The first reading for Mass today, the 4th Sunday of Ordinary Time, comes from the prophet Jeremiah.
In the days of Josiah, the word of the Lord was addressed to me, saying:
‘Before I formed you in the womb I knew you;
before you came to birth I consecrated you;
I have appointed you as prophet to the nations.
‘So now brace yourself for action.
Stand up and tell them
all I command you.
Do not be dismayed at their presence,
or in their presence I will make you dismayed.
‘I, for my part, today will make you
into a fortified city,
a pillar of iron,
and a wall of bronze
to confront all this land:
the kings of Judah, its princes,
its priests and the country people.
They will fight against you
but shall not overcome you,
for I am with you to deliver you –
it is the Lord…
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The psalm sung at Mass tomorrow, the 4th Sunday of the Year, confesses the help and protection afforded by the Lord for his children, his people.
My lips will tell of your help.
In you, O Lord, I take refuge;
let me never be put to shame.
In your justice rescue me, free me:
pay heed to me and save me.
My lips will tell of your help.
Be a rock where I can take refuge,
a mighty stronghold to save me;
for you are my rock, my stronghold.
Free me from the hand of the wicked.
My lips will tell of your help.
It is you, O Lord, who are my hope,
my trust, O Lord, since my youth.
On you I have leaned from my birth,
from my mother’s womb you have been my help.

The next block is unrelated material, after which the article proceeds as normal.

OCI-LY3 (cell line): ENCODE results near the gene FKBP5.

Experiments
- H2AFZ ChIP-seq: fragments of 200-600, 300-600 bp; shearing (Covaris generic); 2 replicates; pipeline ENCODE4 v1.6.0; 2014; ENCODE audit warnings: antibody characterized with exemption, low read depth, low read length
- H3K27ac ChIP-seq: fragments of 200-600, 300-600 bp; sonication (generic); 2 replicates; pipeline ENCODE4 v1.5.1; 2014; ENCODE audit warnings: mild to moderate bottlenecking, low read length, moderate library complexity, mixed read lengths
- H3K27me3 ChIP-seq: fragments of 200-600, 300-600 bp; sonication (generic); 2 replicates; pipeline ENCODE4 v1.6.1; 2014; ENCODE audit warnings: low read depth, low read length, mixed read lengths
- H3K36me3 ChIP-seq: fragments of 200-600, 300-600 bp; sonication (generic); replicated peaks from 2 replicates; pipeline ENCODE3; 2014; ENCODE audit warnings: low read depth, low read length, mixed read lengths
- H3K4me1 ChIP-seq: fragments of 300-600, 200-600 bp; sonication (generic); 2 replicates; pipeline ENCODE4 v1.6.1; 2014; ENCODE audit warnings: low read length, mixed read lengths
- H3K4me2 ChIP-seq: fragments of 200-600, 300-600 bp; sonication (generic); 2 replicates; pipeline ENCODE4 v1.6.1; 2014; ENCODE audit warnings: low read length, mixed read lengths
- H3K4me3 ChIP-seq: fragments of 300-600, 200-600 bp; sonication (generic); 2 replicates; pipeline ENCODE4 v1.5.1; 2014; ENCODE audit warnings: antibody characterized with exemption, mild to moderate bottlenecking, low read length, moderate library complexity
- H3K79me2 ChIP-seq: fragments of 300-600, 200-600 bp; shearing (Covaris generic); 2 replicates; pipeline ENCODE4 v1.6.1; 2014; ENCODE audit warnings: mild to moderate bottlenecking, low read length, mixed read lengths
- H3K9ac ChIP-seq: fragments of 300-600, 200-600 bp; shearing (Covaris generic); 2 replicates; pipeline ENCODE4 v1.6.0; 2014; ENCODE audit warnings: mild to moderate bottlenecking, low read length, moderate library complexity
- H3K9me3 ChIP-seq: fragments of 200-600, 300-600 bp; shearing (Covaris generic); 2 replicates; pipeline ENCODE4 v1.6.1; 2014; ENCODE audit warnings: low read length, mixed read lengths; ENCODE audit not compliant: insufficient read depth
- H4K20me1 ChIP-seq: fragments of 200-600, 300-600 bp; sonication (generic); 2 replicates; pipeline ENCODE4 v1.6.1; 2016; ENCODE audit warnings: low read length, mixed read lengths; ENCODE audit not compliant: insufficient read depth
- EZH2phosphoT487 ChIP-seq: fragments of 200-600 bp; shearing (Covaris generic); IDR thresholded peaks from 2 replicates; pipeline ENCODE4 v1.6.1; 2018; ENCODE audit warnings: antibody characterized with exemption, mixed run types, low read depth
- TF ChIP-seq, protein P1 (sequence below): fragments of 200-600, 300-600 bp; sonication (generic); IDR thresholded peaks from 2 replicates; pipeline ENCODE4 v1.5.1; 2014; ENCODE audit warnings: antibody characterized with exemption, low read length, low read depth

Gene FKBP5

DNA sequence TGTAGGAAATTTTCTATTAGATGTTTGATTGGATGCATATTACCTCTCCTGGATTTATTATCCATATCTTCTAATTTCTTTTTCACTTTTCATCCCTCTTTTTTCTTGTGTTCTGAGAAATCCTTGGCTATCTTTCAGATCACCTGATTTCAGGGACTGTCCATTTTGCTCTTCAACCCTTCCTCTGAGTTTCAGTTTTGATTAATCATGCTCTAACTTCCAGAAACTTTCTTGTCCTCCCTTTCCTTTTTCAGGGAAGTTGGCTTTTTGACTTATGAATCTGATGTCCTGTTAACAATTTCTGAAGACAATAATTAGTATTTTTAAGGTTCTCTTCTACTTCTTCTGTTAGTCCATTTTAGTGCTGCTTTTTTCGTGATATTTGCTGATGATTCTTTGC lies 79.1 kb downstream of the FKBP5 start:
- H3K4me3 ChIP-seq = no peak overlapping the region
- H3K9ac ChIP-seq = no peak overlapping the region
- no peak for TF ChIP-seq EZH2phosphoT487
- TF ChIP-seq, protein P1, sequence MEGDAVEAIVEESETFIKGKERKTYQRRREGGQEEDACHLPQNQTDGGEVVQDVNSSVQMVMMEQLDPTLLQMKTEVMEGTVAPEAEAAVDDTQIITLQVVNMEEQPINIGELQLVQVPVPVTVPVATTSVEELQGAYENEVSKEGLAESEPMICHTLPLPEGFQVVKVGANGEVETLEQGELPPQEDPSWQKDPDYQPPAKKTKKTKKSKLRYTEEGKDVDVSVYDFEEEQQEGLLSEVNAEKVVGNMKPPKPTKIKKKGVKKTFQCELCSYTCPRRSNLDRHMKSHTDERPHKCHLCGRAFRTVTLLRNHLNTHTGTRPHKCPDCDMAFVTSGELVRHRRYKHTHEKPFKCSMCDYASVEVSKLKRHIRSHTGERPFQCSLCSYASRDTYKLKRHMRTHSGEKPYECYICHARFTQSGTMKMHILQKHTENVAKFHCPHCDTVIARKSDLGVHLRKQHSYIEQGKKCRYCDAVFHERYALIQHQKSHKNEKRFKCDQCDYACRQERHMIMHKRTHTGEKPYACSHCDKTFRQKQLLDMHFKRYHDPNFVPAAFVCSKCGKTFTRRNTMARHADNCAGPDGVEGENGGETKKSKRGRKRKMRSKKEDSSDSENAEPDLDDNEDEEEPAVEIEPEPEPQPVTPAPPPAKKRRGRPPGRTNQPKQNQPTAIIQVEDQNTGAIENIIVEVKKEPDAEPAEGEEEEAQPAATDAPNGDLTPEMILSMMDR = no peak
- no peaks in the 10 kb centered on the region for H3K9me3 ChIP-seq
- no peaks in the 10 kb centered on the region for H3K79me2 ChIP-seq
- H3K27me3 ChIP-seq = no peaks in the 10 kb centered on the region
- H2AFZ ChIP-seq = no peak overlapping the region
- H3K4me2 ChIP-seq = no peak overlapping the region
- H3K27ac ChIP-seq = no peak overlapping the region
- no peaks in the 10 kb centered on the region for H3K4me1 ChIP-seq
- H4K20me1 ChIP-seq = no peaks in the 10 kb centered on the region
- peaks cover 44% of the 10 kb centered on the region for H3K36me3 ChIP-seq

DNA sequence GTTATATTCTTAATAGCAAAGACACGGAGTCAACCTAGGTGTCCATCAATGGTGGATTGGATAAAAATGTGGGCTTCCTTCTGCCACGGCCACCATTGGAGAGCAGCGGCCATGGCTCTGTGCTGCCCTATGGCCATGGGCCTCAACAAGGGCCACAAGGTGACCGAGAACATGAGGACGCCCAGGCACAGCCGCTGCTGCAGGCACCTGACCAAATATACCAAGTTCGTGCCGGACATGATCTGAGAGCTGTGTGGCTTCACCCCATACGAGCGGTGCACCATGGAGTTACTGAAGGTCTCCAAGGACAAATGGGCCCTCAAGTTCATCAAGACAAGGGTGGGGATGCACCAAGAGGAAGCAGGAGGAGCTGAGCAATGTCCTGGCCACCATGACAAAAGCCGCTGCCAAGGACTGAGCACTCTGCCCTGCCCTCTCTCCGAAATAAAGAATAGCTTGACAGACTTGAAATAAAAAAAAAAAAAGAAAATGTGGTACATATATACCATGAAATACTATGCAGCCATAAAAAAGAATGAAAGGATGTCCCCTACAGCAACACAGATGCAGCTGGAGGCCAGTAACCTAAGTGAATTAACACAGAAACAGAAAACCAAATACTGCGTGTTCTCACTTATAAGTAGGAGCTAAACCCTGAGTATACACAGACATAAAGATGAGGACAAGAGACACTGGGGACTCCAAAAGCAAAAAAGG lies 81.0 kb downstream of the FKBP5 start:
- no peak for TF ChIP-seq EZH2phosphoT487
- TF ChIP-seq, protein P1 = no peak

My lips will tell of your help.
My lips will tell of your…
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Many people will be.
The film has had great reviews and seems to be a film of integrity.
It explores the uncovering of a shameful aspect of the very recent history of the Church – and attitudes and practices which have caused and continue to cause great pain and hurt to many people.
Whether you see it or not, you may find other people raise it with you.
The following statements may be helpful: one has been issued on behalf of our own Bishops’ Conference and the other comes from the Archdiocese of Boston in the USA (the local Church which is the main focus of the film)
Response from Bishops’ Conference Communications Office:
A spokesman for the Bishops’ Conference of England and Wales said:
“The film Spotlight shows how victims of abuse were failed in Boston, USA. The Church deeply regrets all instances of sexual abuse and accepts that grave mistakes were made in the past. Victims must come first.
“In this country, following two independent inquiries, there is no place to hide for those who commit these horrific crimes. All allegations of abuse reported to the Church in England and Wales are immediately passed on to the police and the statutory services of the local authority. The Church in this country works closely and cooperatively with the statutory authorities as these allegations are investigated. Following this investigation, which follows UK law, the Church in England and Wales conducts its own internal investigation, following Canon law.”
Statement issued by Cardinal O’Malley:
Cardinal Seán P. O’Malley’s statement regarding release of “Spotlight”